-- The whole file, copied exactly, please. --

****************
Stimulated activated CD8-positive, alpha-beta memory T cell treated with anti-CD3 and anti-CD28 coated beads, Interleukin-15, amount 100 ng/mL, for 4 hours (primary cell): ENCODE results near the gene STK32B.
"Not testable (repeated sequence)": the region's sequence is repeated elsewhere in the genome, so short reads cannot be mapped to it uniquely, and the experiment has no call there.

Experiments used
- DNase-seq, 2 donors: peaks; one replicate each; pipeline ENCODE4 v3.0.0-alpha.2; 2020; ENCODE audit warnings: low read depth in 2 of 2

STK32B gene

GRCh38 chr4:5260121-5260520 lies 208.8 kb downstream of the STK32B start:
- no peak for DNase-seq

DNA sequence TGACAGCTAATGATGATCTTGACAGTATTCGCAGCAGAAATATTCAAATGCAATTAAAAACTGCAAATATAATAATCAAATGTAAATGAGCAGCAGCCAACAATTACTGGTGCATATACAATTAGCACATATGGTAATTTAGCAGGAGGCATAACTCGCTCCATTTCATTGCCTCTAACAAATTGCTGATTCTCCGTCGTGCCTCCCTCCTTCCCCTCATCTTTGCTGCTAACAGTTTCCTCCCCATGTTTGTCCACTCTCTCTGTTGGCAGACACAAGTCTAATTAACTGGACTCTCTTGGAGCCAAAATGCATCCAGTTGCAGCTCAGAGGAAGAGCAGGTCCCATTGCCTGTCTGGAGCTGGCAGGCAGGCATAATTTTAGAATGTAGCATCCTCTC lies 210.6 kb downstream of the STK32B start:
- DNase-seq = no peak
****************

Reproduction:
Stimulated activated CD8-positive, alpha-beta memory T cell treated with anti-CD3 and anti-CD28 coated beads, Interleukin-15, amount 100 ng/mL, for 4 hours (primary cell): ENCODE results near the gene STK32B.
"Not testable (repeated sequence)": the region's sequence is repeated elsewhere in the genome, so short reads cannot be mapped to it uniquely, and the experiment has no call there.

Experiments used
- DNase-seq, 2 donors: peaks; one replicate each; pipeline ENCODE4 v3.0.0-alpha.2; 2020; ENCODE audit warnings: low read depth in 2 of 2

STK32B gene

GRCh38 chr4:5260121-5260520 lies 208.8 kb downstream of the STK32B start:
- no peak for DNase-seq

DNA sequence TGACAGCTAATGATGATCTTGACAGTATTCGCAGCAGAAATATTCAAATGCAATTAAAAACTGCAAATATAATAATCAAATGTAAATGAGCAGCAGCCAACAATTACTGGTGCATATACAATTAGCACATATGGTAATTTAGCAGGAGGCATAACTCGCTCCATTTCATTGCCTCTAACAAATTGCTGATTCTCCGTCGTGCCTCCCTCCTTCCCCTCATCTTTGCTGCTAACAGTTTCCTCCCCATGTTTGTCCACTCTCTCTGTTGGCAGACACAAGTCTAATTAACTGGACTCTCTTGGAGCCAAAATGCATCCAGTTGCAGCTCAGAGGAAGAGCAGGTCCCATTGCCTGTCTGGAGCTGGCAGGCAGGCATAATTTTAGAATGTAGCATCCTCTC lies 210.6 kb downstream of the STK32B start:
- DNase-seq = no peak